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Maximum Conviction


And minimal competence.

Rod Lott October 23rd, 2012

In Maximum Conviction, Steve Austin forever speaks like there’s a pinch of Skoal eating through the corner of his bottom lip, but I have no idea what’s going on with Steven Seagal’s accent attempt: Southern? Cajun? Ebonics? An overly phlegmy head cold? Your guess is as good as mine, and unfortunately, I’ve seen the movie.

maximumconviction

The two Steves — one formerly stone cold, the other once hard to kill — star as tough-talkin’ former black-ops partners at a "high-risk extraction" prison that’s so "dark military," the local police don't even know the place exists. Therefore, the fuzz won’t be any help when rogue military man Michael Paré (The Lincoln Lawyer) and his troops infiltrate the place with guns a-blazin’, looking for two female detainees. (To satisfy as many viewer fetishes as possible, the ladies are Asian and Mexican.) Like a family dog, one of the the women is implanted with a chip — this one packed with secret financial information worth somewhere in the neighborhood of $200 million.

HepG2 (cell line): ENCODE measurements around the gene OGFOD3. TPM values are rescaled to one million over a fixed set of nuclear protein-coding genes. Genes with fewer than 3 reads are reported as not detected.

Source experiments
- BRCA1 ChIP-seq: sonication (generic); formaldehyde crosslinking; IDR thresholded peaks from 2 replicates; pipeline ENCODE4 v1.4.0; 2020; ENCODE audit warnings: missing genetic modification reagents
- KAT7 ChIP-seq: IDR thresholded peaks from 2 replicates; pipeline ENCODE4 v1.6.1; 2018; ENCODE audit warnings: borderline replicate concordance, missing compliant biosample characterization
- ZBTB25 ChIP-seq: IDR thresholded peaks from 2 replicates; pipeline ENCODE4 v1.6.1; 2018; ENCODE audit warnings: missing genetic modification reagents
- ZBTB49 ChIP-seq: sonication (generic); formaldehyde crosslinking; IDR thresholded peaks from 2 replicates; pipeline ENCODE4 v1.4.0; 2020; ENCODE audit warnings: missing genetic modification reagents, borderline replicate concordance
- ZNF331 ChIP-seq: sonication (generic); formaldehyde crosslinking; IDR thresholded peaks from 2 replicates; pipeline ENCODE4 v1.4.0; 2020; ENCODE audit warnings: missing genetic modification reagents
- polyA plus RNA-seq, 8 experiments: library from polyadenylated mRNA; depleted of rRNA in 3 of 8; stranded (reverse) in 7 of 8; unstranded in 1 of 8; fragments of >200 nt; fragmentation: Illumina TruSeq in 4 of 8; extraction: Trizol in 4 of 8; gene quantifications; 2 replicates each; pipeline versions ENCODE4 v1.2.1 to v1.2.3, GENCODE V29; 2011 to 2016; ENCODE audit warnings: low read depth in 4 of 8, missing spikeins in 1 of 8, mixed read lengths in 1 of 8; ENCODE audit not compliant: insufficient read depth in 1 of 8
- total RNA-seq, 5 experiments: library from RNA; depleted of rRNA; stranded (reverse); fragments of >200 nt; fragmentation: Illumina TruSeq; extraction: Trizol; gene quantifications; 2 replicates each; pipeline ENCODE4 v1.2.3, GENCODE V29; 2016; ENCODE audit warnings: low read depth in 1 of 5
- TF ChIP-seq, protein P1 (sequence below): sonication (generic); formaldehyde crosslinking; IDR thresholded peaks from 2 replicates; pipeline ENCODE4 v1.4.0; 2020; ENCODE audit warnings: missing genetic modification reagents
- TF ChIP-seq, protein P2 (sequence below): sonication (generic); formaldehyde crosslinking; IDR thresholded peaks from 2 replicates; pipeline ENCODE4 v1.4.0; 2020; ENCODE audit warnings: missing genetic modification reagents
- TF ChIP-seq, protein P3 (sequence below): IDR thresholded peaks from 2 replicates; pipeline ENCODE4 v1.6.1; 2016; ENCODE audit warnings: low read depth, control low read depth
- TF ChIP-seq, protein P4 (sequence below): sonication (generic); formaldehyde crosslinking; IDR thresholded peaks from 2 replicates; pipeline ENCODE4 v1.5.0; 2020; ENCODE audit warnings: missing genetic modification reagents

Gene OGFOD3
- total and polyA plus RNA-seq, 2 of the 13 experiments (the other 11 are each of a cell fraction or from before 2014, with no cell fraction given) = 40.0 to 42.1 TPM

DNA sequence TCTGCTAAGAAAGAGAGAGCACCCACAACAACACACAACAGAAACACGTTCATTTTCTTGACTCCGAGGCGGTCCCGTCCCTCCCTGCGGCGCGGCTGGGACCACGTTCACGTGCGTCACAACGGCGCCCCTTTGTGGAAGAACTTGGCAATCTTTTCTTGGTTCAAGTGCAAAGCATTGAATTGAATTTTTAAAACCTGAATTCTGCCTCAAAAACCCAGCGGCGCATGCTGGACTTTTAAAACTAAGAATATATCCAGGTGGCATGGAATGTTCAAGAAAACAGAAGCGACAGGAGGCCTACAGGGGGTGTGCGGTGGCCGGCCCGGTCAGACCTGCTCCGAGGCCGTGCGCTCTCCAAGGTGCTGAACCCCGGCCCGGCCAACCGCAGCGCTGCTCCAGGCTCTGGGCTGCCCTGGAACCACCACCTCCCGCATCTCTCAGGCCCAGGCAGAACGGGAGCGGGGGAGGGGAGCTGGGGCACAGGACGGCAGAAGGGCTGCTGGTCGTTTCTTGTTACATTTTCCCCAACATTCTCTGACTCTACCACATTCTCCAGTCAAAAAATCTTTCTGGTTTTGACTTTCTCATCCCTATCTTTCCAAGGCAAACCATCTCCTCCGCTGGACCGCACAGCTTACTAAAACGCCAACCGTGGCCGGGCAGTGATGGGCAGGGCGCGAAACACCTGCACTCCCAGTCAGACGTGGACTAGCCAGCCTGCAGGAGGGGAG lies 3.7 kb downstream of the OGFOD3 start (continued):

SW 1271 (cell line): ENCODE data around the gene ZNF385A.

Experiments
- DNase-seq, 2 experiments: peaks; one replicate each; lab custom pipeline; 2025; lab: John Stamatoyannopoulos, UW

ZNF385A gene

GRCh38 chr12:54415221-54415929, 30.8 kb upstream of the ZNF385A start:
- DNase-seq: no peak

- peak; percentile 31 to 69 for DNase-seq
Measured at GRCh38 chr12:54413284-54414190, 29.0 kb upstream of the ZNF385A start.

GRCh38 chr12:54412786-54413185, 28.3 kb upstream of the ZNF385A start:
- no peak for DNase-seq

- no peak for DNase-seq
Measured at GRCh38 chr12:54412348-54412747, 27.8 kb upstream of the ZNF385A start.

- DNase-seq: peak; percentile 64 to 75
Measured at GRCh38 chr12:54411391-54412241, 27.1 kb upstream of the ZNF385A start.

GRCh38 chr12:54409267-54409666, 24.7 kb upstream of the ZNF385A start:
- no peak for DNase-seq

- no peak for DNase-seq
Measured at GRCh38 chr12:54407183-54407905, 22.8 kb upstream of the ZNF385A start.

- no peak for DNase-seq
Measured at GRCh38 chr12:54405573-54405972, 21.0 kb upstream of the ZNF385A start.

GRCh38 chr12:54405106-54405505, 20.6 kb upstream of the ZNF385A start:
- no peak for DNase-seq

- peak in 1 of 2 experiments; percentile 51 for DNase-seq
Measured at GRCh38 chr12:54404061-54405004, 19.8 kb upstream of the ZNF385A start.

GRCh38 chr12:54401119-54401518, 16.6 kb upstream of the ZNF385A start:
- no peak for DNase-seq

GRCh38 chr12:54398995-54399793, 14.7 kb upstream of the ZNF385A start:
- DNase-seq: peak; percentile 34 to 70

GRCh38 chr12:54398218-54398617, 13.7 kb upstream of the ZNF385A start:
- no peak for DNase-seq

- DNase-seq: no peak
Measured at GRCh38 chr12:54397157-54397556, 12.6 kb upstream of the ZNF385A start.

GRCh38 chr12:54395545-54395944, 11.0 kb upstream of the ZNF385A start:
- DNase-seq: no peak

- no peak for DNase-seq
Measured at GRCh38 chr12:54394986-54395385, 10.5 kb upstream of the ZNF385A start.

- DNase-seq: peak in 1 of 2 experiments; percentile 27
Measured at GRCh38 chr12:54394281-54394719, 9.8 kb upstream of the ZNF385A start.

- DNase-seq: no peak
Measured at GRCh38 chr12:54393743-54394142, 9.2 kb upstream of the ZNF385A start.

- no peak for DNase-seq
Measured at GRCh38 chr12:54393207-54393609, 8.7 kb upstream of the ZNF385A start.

A standard action setup, to be sure, yet executed with a minimal level of competence by director Keoni Waxman (who helmed Austin’s much better Hunt to Kill). The script he’s working with makes next to no sense; even the throwaway quips sound assembled via fridge-magnet poetry: "I got a better idea: Why don't you fuck your mama and one of your pet poodles?"

Says Paré toward the end, "This isn't about patriotism, or the flag. This is about money." And he’s exactly right, but woe be to the renter who expects something on the level of Austin’s Expendables gig — you won’t get anywhere near that much fun, although Bren Foster (TV’s Days of Our Lives) does impress with his martial arts moves.

If you make it through the whole tired exercise, the ending threatens hints at a sequel. Don’t you dare, Waxman! "Remember, man, it ain't over 'til we're dead," says Seagal, who looks as if he’s getting too damn close. —Rod Lott

Hey! Read This:
The Expendables: Extended Director's Cut Blu-ray review    
Hunt to Kill Blu-ray review   
The Lincoln Lawyer DVD review    



 
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